COVID-19 in Context: News Coverage and News Literacy in Uncertain Times
Join the News Literacy Project and the University of Rhode Island’s Metcalf Institute for a four-part webinar series, COVID-19 in Context: News Coverage, News Literacy & Scientific Uncertainty. The series will explore one of the most urgent science communication challenges of our lives through the insights of journalists, news literacy education experts and scientists.
Beginning April 23, we will discuss the experiences of journalists who are covering this evolving pandemic and the challenges of cutting through misinformation — while providing you with the tips and tools to do so, too. We’ll close the series with a discussion about the specific communication challenges posed by all the uncertainties around COVID-19 and how to look for reliable sources to help clarify the unknowns.
You can participate in one or more of the webinars and submit your questions to panelists in the latter part of each session.
The webinars are free; registration is required.
We hope you will join us.
Webinar 1: News Coverage in a Pandemic
April 23, 1 p.m. EDT
COVID-19 represents an unusual challenge for the press. Journalists from small and large outlets and beat and general assignment reporters, they all must cover a rapidly changing story that integrates science, public health, economics, policy, and politics. As newsrooms struggle with understaffing and a lack of experienced science reporters, how are they managing this challenge? In this webinar, speakers will share an overview of COVID-19 news coverage and describe their experiences reporting on this crisis.
- Amy Mitchell, director, journalism research, Pew Research Center
- Apoorva Mandavilli, freelance science journalist contributing to the New York Times
- Jill Jackson, news director, KUOW radio
- Erica Hensley, Investigative Reporter, Mississippi Today
April 28, 1 p.m. EDT
Being able to tell fact from fiction is critical right now. The coronavirus pandemic has necessitated rapid dissemination of information from many sources, including government officials, the news media and social media. How can you be sure you are getting accurate information? This webinar will identify 10 critical news literacy skills to help you be a smart, active consumer of news and other information.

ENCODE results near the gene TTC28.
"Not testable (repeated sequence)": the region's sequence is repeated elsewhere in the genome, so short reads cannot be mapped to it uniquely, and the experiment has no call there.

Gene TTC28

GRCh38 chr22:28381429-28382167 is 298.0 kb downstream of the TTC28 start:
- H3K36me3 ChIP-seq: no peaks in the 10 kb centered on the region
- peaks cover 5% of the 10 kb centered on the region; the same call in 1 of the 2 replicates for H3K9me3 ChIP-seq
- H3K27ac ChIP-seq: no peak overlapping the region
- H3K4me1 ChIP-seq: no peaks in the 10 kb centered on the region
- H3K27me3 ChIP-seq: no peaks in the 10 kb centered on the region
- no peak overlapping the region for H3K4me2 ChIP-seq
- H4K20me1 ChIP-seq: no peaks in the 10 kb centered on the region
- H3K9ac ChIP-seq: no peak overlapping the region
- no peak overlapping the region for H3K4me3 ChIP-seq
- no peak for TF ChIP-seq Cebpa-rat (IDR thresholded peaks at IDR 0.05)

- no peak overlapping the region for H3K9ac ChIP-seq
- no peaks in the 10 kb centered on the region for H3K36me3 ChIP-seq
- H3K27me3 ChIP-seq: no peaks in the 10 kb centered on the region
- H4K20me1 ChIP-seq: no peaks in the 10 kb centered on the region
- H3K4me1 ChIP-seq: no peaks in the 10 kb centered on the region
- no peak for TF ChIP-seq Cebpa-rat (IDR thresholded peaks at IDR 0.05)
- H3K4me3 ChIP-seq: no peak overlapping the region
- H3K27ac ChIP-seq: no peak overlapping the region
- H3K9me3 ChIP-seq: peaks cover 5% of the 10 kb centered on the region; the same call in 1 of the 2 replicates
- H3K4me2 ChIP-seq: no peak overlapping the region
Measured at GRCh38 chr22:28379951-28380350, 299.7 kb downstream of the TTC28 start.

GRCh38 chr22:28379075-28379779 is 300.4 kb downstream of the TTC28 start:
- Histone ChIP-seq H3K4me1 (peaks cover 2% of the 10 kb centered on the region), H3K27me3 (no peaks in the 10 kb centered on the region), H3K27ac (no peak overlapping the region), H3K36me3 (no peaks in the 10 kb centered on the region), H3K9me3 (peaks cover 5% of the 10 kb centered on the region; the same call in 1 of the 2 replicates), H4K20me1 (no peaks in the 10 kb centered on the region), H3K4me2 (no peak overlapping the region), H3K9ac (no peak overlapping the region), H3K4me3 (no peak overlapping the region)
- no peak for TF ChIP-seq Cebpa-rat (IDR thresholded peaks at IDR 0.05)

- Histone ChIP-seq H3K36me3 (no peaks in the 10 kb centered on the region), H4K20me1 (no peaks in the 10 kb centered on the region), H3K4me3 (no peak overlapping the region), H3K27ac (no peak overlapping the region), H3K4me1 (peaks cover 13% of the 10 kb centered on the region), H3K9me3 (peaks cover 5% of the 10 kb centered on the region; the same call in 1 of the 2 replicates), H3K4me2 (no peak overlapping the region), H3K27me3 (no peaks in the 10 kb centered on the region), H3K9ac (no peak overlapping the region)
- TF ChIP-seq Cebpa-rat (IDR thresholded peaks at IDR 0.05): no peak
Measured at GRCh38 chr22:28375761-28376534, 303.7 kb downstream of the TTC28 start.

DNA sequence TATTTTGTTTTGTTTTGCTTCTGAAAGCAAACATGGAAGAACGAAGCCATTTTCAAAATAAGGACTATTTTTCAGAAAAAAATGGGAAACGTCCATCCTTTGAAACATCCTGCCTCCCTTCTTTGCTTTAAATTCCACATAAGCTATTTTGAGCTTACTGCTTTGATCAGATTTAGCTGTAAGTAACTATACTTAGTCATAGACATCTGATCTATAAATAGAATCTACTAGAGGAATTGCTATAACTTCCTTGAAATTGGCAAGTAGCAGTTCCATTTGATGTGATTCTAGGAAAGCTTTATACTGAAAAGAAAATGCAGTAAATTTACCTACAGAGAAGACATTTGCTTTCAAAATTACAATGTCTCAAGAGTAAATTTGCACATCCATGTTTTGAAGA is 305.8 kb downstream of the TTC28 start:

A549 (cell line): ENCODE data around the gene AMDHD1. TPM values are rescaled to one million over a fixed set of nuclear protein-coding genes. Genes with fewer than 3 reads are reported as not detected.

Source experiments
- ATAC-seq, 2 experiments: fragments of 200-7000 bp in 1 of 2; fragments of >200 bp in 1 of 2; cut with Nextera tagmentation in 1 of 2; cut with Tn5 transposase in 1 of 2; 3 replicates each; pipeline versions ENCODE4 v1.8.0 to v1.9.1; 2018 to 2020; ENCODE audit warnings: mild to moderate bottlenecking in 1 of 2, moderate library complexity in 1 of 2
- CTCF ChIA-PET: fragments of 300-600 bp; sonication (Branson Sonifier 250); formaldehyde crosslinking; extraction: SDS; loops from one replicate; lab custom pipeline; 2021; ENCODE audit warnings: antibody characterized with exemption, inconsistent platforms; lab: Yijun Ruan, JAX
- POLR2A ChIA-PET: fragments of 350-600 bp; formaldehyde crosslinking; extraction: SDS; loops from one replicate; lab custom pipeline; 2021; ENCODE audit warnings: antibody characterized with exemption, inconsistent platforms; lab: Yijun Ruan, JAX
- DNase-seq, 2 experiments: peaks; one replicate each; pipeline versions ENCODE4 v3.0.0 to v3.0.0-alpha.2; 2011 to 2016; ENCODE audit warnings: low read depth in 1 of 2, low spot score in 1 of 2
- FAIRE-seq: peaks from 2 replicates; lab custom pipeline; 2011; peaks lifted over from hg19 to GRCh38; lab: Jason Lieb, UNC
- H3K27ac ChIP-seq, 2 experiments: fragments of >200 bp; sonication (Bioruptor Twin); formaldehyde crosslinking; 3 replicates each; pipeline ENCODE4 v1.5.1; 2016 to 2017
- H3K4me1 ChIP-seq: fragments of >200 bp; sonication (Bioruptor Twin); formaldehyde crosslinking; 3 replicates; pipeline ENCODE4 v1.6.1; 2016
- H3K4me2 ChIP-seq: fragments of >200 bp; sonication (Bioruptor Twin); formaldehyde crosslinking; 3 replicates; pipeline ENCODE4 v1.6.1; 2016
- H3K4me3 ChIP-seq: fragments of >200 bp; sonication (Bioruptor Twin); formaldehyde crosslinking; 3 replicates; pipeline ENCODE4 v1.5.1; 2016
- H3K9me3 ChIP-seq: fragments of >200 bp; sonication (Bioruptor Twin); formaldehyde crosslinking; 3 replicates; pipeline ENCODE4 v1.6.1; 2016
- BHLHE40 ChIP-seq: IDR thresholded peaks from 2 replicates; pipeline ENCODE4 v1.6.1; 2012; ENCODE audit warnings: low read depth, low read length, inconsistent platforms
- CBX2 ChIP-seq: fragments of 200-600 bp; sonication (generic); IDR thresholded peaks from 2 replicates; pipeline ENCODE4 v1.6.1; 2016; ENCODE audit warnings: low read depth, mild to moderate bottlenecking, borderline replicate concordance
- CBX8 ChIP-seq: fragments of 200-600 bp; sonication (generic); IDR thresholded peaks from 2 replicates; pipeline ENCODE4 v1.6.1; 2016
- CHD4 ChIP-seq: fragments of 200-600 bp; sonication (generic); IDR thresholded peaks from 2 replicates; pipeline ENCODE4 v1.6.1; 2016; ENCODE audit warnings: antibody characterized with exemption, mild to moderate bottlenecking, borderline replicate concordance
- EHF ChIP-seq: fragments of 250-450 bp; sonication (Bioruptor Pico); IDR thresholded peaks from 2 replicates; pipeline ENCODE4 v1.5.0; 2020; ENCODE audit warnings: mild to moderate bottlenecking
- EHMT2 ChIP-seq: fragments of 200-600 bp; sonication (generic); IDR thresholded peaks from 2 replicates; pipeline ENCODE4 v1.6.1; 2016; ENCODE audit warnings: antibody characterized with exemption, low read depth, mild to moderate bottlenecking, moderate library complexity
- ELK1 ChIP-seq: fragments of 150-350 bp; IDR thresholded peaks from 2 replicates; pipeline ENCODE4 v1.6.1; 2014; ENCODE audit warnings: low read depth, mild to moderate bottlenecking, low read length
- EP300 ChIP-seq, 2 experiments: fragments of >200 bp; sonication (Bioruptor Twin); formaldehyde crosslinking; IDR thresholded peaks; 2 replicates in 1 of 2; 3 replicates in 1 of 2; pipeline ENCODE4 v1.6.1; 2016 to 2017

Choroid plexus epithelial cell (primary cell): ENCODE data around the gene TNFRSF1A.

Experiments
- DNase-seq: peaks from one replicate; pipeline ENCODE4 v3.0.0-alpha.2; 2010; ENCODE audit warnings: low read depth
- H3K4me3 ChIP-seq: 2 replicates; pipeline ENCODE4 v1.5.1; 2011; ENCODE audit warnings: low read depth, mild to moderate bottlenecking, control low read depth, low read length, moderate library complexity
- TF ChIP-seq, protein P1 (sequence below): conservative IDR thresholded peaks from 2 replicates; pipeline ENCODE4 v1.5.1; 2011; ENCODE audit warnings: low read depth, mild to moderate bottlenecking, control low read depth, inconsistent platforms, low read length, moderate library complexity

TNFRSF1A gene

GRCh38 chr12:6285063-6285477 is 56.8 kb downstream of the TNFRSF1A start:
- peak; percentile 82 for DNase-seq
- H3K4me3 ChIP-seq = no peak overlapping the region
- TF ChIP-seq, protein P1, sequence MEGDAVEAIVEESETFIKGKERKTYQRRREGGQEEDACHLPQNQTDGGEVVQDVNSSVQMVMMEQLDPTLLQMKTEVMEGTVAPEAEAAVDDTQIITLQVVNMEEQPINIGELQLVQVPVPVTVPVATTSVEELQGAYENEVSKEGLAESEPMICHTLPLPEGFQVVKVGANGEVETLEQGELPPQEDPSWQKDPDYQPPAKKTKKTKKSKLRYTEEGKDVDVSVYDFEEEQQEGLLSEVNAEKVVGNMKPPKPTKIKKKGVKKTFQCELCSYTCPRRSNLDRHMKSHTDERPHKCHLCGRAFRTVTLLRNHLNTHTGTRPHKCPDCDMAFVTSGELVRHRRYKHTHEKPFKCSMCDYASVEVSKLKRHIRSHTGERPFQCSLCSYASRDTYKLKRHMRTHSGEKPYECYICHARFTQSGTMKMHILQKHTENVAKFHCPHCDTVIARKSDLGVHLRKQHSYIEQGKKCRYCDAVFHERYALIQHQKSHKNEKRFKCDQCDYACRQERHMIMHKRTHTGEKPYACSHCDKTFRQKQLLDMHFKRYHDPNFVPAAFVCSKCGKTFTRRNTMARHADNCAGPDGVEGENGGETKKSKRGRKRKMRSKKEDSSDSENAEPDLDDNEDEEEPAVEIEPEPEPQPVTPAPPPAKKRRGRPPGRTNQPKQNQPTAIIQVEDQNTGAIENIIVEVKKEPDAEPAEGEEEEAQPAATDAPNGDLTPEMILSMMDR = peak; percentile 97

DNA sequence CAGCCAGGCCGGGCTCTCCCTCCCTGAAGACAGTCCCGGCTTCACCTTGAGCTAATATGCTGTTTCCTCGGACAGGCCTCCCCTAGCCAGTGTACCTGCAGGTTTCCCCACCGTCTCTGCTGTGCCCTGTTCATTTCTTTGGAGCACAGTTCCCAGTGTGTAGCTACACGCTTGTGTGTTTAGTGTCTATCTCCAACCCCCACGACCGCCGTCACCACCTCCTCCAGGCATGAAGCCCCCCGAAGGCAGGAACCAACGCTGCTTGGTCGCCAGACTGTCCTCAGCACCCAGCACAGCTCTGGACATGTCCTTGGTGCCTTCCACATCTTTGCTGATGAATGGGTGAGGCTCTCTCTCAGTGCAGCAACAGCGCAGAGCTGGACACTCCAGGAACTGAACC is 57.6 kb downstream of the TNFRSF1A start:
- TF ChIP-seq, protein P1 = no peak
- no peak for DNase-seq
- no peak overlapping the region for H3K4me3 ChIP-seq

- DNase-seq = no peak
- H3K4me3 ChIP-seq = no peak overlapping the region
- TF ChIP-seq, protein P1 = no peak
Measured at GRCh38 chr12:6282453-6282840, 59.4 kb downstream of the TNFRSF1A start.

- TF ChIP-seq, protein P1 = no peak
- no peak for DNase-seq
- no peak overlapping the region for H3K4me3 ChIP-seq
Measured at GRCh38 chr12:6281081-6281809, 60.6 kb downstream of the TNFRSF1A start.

Speaker: John Silva, director of education, News Literacy Project
April 30, 1 p.m. EDT
Building on the 10 critical news literacy skills of the previous webinar, this presentation will introduce participants to some of the tactics that purveyors of misinformation commonly employ, then demonstrate how to use a variety of free online tools to debunk false content like a pro. Participants will learn how to use critical observation skills, reverse image search engines, lateral reading strategies, web archivers and basic geolocation tools to determine the authenticity, original context and source of viral content.
Speaker: Peter Adams, senior vice president of education, News Literacy Project
May 5, 1 p.m. EDT
Because COVID-19 is so new, scientists and medical professionals are still working to answer many basic questions about its spread and treatment. Even as the research advances every day, the scientific uncertainties and unclear communication make it easy to spread misinformation. Information about COVID-19 is spreading so quickly that some have described this as an “infodemic.” Webinar speakers will discuss how to understand these uncertainties and actively counter misinformation.
- Suzannah Gonzales, associate director of education, News Literacy Project
- Brandon Ogbunu, assistant professor, Brown University
- Leysia Palen, professor of computer science and professor and founding chair of the Department of Information Science, University of Colorado
About the Metcalf Institute
The University of Rhode Island’s Metcalf Institute provides education, training and resources for journalists, researchers, and other science communicators to engage diverse audiences in conversations about science and the environment. Metcalf Institute was established at the University of Rhode Island in 1997 with funding from three media foundations: the Belo Corporation, the Providence Journal Charitable Foundation and the Philip L. Graham Fund, with additional support from the Telaka Foundation.